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Jerusalem shooting: Thirteen-year-old Palestinian held over second attack in days

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Image source, Reuters

A 13-year-old Palestinian boy was behind a shooting in Jerusalem on Saturday, Israeli police have said.

Two people – an Israeli father and son – were seriously wounded. The attacker was shot and injured by passers by and is being held in hospital.

It came after seven people were killed, and at least three more injured, in a shooting on Friday at a synagogue in East Jerusalem.

Police have arrested 42 people in connection with that attack.


Israeli Prime Minister Benjamin Netanyahu said Israel’s response to the attacks would be “strong, swift and precise”.

Ahead of a meeting of his security cabinet, Mr Netanyahu called for calm and urged citizens to allow security forces to carry out their tasks. He also thanked several world leaders – including US President Joe Biden – for their support.

Describing Saturday’s incident, which took place in the Silwan neighbourhood just outside Jerusalem’s Old City, a spokesperson for the Israeli police previously said the assailant ambushed five people as they made their way to prayers, leaving two in a “critical condition”.

“This is a significant rise in the level of terror,” said Dean Elsdunne, adding that the “terrorist” was being treated in hospital.

In response to the two attacks, authorities have positioned officers from a counter-terrorism unit “permanently” in the Jerusalem area to “promptly respond to exceptional events whenever necessary”.

The man who attacked the synagogue on Friday was identified by local media as a Palestinian from East Jerusalem.

Speaking at the scene of the attack on Friday, Israeli police commissioner Kobi Shabtai called it “one of the worst attacks we have encountered in recent years”.

Israeli worshippers had gathered for prayers at the start of the Jewish Sabbath in a synagogue in the city’s Neve Yaakov neighbourhood and were leaving when the gunman opened fire, at about 20:15 local time (18:15 GMT).

Police said that officers then shot him dead.

Palestinian militant groups praised the attack, but did not say one of their members was responsible.

Tensions have been high since nine Palestinians – both militants and civilians – were killed during an Israeli military raid in Jenin in the occupied West Bank on Thursday.

This was followed by rocket fire into Israel from Gaza, which Israel responded to with air strikes.

Israel's Prime Minister Benjamin Netanyahu

Image source, Reuters

The synagogue shooting happened on Holocaust Memorial Day, which commemorates the six million Jews and other victims who were killed in the Holocaust by the Nazi regime in Germany.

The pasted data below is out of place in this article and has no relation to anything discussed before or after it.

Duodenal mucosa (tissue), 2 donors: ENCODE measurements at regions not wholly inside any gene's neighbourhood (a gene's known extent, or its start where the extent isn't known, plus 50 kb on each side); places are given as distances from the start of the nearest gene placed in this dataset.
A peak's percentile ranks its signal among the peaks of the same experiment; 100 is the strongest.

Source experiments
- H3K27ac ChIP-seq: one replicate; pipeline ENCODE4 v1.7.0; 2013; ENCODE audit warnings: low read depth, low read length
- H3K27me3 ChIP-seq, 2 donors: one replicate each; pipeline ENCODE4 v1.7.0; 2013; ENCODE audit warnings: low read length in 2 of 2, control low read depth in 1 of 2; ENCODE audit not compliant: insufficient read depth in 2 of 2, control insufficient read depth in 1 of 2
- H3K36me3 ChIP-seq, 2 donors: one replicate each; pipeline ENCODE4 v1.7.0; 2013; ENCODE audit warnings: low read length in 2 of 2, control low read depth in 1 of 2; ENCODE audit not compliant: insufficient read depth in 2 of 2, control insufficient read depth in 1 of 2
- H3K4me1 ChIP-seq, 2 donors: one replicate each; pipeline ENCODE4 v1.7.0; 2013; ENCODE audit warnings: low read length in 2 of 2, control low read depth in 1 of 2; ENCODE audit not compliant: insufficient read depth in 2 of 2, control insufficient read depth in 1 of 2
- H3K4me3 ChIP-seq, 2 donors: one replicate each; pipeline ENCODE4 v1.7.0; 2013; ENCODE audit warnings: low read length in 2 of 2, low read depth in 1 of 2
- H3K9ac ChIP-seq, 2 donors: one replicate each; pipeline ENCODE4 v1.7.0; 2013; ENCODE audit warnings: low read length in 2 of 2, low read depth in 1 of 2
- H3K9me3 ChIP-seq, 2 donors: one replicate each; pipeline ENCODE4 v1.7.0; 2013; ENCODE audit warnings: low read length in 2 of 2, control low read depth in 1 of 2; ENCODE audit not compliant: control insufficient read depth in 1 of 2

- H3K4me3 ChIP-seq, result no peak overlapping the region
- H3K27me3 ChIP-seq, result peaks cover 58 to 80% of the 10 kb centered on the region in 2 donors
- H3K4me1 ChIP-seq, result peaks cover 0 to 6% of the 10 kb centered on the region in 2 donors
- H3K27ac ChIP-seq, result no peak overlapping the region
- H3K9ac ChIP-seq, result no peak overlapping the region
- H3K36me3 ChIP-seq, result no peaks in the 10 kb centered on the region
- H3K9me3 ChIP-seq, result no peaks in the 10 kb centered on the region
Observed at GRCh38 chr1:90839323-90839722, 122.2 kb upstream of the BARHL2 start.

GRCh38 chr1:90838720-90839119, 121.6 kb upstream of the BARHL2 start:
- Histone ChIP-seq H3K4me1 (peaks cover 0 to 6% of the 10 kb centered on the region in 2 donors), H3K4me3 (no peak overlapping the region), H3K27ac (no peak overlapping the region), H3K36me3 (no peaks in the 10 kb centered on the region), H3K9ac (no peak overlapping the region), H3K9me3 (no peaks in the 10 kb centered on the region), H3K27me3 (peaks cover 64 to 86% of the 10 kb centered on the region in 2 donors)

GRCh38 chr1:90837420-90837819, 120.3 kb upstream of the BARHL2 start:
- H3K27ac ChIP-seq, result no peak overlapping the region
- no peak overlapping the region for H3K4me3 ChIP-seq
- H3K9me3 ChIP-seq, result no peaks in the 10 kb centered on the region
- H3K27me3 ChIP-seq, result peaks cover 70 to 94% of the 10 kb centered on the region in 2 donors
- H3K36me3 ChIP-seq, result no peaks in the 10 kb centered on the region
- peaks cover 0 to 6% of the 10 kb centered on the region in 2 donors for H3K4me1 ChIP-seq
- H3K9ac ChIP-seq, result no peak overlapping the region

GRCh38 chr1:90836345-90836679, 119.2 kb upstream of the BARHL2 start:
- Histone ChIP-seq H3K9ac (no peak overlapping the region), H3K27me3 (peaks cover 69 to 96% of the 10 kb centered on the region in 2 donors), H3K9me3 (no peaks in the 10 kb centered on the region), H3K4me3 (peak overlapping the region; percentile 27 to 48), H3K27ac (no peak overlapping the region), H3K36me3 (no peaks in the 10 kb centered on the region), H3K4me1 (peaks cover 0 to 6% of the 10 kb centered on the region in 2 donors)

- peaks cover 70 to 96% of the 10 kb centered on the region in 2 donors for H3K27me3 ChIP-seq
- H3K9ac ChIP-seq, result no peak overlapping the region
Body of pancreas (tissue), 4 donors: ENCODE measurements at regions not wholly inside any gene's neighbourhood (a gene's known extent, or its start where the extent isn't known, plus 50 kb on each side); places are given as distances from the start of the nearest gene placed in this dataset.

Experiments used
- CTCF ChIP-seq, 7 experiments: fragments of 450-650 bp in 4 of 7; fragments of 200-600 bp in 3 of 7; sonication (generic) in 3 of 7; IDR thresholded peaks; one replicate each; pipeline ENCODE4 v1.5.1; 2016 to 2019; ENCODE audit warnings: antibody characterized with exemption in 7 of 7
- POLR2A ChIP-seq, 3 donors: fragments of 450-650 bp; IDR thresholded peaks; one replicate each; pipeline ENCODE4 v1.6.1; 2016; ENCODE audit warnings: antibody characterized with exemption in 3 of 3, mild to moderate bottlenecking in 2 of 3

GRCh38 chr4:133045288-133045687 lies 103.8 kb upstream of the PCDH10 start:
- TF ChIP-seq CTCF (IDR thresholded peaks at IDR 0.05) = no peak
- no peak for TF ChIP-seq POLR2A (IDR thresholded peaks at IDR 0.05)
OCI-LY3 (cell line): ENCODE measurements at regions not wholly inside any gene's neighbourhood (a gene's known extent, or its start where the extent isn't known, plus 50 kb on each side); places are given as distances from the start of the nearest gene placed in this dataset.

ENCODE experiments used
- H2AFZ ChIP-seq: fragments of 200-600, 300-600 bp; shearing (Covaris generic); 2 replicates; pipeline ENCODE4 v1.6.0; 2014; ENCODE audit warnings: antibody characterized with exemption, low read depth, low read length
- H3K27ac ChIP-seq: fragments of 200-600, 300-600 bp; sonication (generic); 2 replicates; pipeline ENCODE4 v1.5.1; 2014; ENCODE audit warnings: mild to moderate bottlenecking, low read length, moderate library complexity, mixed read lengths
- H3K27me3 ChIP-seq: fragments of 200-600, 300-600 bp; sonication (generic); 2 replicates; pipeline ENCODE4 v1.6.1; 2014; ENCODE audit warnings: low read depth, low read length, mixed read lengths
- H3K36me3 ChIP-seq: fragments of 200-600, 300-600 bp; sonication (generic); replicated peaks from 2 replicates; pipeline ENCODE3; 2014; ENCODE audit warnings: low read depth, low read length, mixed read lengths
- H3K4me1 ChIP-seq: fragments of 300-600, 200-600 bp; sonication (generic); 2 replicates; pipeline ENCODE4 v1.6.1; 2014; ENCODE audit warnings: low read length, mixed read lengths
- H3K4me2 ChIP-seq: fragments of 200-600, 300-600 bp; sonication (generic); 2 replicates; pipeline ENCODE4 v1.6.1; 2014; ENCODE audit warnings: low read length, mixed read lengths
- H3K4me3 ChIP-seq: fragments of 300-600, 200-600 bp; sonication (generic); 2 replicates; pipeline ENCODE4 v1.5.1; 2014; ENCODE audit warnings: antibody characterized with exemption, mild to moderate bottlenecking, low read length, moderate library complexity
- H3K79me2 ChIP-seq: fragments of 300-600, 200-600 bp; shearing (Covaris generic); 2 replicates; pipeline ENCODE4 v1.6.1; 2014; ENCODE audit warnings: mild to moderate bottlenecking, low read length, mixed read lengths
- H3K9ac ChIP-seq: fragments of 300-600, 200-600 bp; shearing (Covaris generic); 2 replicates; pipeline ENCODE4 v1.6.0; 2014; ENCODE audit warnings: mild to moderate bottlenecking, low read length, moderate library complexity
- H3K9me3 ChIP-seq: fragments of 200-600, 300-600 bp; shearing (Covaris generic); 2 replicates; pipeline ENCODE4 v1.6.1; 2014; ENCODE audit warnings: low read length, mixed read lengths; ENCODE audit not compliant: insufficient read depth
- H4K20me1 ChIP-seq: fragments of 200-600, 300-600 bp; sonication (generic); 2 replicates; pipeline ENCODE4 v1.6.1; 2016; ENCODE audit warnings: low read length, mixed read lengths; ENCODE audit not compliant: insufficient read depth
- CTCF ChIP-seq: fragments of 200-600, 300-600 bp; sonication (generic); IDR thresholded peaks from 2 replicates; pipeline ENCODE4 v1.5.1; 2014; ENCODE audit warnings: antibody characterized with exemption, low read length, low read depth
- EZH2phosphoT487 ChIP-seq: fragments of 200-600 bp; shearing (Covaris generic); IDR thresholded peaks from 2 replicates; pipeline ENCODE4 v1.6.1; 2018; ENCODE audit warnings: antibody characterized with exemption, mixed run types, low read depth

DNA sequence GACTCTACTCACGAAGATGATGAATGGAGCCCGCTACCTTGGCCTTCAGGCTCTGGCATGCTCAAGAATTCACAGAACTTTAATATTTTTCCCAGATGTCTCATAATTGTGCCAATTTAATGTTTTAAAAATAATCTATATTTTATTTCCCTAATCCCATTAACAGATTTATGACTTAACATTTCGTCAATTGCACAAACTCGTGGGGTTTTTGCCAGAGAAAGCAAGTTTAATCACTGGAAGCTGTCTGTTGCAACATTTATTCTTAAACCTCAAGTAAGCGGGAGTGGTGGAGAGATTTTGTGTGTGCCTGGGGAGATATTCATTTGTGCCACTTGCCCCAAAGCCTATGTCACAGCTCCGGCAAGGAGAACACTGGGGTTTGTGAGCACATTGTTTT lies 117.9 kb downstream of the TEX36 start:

Ukrainian President Volodymyr Zelensky condemned the attack, saying that one of the victims was a Ukrainian woman.

“Terror must have no place in today’s world – neither in Israel nor Ukraine,” he said in a tweet.

British Foreign Secretary James Cleverly wrote on Twitter: “To attack worshippers at a synagogue on Holocaust Memorial Day, and during Shabbat, is horrific. We stand with our Israeli friends.”

President Joe Biden talked to Mr Netanyahu and offered all “appropriate means of support”, the White House said.

Shortly after the incident, Mr Netanyahu visited the site, as did the controversial far-right National Security Minister, Itamar Ben-Gvir.

A spokesperson for the Israeli military said on Saturday that they were boosting their forces in the occupied West Bank.

Mr Ben-Gvir promised to bring safety back to Israel’s streets but there is rising anger that he has not yet done so, says the BBC’s Yolande Knell in Jerusalem.

Israeli emergency service personnel close-off the site of a reported attack at a synagogue

Image source, Getty Images

United Nations Secretary-General Antonio Guterres was “deeply worried about the current escalation of violence in Israel and the occupied Palestinian territory”, a spokesperson said.

“This is the moment to exercise utmost restraint,” said Stephane Dujarric.

On Saturday the European Union expressed alarm at heightened tensions and urged Israel to only use lethal force as a last resort.

“The European Union fully recognises Israel’s legitimate security concerns – as evidenced by the latest terrorist attacks – but it has to be stressed that lethal force must only be used as a last resort when it is strictly unavoidable in order to protect life,” said the EU’s chief diplomat, Josep Borrell.

Israel has occupied East Jerusalem since the 1967 Middle East war and considers the entire city its capital, though this is not recognised by the vast majority of the international community.

Palestinians claim East Jerusalem as the future capital of a hoped-for independent state.

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